Thank you all for responding! We are not going to sign for them, I told him that things have a way of "happening" and then we would be stuck... I talked to dil after I had wrote this and she said that they are fine with money, that he may not be able to buy everything he wants and sees all the time but they are alright, I can believe this because my ds is having a hard time coming to terms with his responsibilities, but that is something that he is going to have to deal with!
Lisa, Yvonne, and unschoolmom: thank you for the explanation about what most likely would happen if they were to turn the car in, it wouldn't be worth it at all in that case. I will explain to him what I've learned here.
I already send boxes periodically with clothes, snack items, small toys, etc, about once a month. I enjoy doing that for my small grandson and know that they could use it.
Thanks all, aren't kids just wonderful sometimes?!
Dawn: I have no idea what they were thinking! That's what I kept repeating over and over to him, I said that car was two years old...
Vicki: I agree it is time for tough love! I are more than ready for that!
So it sounds like she is the one with a good head on her shoulders. That's good that at least one of them at this point does. Was your son deployed? Is he having a hard time adjusting to regular life again? (Sorry, you may have already told us all of this, but I haven't been paying attention.)
Hang in there and feel free to come here and vent or cry when you need to. You sound like a good mom and gramma.
She sounds level-headed and he might be a bit impulsive. Maybe they balance each other out!
There's too much cute baby and kid stuff out there to not be sending them stuff once in a while! LOL!
Ds has been in 17 months, so far no deployments, he works at the transportation management office, basically working with household goods and other things that the Marines ship and move. They are both 21 years old, their history happened in this order, their son was born, he graduated high school, then they were married all within a months time. This was two years ago. Last April he joined the Marines. She graduated a year before he did.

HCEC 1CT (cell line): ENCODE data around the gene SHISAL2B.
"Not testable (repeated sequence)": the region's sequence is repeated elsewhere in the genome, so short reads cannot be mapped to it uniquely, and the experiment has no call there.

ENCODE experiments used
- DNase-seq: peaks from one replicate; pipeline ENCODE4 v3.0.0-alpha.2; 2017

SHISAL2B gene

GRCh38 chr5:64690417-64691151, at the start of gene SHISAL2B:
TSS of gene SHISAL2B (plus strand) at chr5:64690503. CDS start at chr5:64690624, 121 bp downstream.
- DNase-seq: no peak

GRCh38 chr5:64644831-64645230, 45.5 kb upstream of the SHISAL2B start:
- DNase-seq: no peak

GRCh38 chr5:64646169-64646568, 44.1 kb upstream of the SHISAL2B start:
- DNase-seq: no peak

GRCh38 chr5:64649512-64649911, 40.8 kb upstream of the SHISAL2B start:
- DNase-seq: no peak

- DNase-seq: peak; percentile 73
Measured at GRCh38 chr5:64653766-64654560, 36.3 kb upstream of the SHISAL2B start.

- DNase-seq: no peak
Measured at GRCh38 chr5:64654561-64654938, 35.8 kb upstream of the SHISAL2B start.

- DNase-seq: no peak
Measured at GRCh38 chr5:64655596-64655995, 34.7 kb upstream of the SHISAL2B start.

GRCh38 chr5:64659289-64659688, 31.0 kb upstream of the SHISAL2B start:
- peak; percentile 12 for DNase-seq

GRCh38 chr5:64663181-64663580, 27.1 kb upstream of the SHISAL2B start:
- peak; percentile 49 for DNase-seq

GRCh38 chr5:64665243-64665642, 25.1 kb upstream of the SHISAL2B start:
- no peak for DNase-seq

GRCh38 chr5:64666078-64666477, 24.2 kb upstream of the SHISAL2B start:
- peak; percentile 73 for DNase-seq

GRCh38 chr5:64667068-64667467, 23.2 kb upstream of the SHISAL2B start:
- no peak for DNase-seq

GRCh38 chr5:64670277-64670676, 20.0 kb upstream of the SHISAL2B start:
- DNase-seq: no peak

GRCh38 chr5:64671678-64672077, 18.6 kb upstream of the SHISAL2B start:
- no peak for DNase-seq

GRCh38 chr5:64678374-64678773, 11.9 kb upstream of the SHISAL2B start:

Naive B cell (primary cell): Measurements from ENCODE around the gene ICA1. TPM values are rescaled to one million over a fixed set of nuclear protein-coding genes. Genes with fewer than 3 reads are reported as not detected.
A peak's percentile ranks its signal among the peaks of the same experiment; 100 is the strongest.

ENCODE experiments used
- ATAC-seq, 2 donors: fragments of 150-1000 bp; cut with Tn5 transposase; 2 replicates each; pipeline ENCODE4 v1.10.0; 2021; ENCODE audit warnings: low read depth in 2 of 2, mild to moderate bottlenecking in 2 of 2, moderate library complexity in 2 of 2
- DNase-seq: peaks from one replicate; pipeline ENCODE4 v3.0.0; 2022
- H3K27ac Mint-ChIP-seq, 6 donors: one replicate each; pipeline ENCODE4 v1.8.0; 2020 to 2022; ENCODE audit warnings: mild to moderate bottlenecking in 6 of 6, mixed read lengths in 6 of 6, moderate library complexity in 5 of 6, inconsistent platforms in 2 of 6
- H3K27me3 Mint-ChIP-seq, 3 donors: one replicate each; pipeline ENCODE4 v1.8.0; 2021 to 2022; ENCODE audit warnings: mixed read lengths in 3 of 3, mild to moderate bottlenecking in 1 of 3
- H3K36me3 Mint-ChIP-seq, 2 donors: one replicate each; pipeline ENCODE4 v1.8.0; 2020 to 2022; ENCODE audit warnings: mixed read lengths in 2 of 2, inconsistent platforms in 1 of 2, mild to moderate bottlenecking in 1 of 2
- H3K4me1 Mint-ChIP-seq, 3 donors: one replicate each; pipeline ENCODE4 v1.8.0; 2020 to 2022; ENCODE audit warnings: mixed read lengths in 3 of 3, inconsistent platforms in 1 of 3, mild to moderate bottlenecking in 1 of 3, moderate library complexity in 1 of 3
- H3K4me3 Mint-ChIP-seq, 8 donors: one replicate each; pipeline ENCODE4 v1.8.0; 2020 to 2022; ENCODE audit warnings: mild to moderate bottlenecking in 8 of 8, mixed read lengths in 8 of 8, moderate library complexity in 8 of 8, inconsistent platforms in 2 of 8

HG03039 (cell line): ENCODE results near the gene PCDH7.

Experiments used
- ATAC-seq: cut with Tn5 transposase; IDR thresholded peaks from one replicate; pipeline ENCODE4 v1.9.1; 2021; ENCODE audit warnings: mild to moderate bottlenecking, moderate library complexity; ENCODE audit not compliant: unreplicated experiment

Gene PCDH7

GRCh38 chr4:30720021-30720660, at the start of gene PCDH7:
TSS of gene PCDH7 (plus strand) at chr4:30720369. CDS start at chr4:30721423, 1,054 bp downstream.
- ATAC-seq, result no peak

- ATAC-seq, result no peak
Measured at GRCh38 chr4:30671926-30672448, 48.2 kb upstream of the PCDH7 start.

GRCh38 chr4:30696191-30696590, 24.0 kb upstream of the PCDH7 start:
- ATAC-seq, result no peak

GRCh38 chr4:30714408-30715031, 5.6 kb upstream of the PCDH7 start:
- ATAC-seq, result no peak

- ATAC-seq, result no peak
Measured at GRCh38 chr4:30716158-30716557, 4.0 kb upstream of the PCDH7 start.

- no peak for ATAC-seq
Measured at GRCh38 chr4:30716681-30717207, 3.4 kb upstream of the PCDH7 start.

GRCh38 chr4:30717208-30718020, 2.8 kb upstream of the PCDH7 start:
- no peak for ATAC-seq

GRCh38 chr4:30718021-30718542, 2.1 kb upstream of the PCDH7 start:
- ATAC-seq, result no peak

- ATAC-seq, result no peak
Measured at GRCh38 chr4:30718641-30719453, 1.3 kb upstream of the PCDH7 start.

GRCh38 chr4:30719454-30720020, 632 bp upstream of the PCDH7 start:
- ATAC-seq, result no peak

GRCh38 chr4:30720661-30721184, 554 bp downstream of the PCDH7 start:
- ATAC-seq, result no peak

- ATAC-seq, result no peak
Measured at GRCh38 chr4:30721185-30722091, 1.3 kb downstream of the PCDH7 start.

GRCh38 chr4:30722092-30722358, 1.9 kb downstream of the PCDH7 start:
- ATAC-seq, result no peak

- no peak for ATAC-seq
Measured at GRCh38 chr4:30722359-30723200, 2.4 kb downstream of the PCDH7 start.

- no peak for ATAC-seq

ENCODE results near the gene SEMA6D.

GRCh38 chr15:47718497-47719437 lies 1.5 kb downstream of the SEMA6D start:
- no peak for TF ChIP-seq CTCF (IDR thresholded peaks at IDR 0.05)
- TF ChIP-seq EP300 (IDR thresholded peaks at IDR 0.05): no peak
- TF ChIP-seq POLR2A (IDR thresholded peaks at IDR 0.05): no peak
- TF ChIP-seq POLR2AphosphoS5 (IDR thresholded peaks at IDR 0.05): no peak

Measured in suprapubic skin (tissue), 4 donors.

Dawn, I am hoping they balance each other out, that's what I'm hoping! I'll be back I'm sure with other tales to vent, thanks again!!
Their other option is to try to sell the car to a third party for at least the price of their buy out - more if possible.
We leased our car and the buyout will be less than the market value whenit's time to turn it in, so we will buy out the lease and either keep it or sell it.
For your son, if it's to expensive, a private sale may be the way to go.
When I was younger, I bought a car that was beyond my budget = more than 300 a payment in 94, but I loved it. I payed it off, and enjoyed it payment free untill I sold it just few months ago. I miss that car .
Anyway, jus wanted to throw in that a private party sale might be an option.
Parents are always between a rock and a hard place. The times my parents have baled me out have been monumental and great learning experiences for me. I hope to be there in the same way for my children.
Hope they can solve the problem
Ok, I'm going to be the one to disagree here. Many dealerships offer big rebates and military bonuses that could end up covering the portion of the loan that they are upside down. The other alternative is a used car, so no rebates, but if a dealer bought it for way below book, they have more room to sell it at a price that can cover the upside down on the current car. It can be done, with a SMART buyer who does the research helping them. I actually would consider the co-sign if it were my child, because someone co-signing with good credit can help the loan amount tremendously. Set up an allotment for the car loan, and you cannot default. The military can punish a soldier for not paying their bills, so he's in a sticky situation. Another option is to call his lender, and ask for a military finance rate, some companies will go to the special rate usually only offered during a deployment, and it's usually around 6%. A final option for him, if no one co-signs, is the MILES (search US MILES) program, which has a high interest rate, but helps the soldier get a loan, and requires the dealer to meet strict critera such as only selling the car for <$500 over book value. I worked as a car dealer, and we saw situations like this all the time, but there are ways he can help himself.
Didn't read all the responses, but just want to add this about co-signing:
DH and I (foolishly) co-signed for a number of student loans for DS a few years ago for college. Freshman year he could not get loans without a co-signer, so we made a huge one in our name only, which we agreed to pay. After that, we co-signed loans for him because the interest rate was cheaper - he could have gotten them without a co-signer, but he was going to Loyola and we figured the lower interest rate would help him out. Of course, we did this, naturally assuming he would graduate with a degree and would be in a position that paid a *nice* salary, so no problem paying off the loans.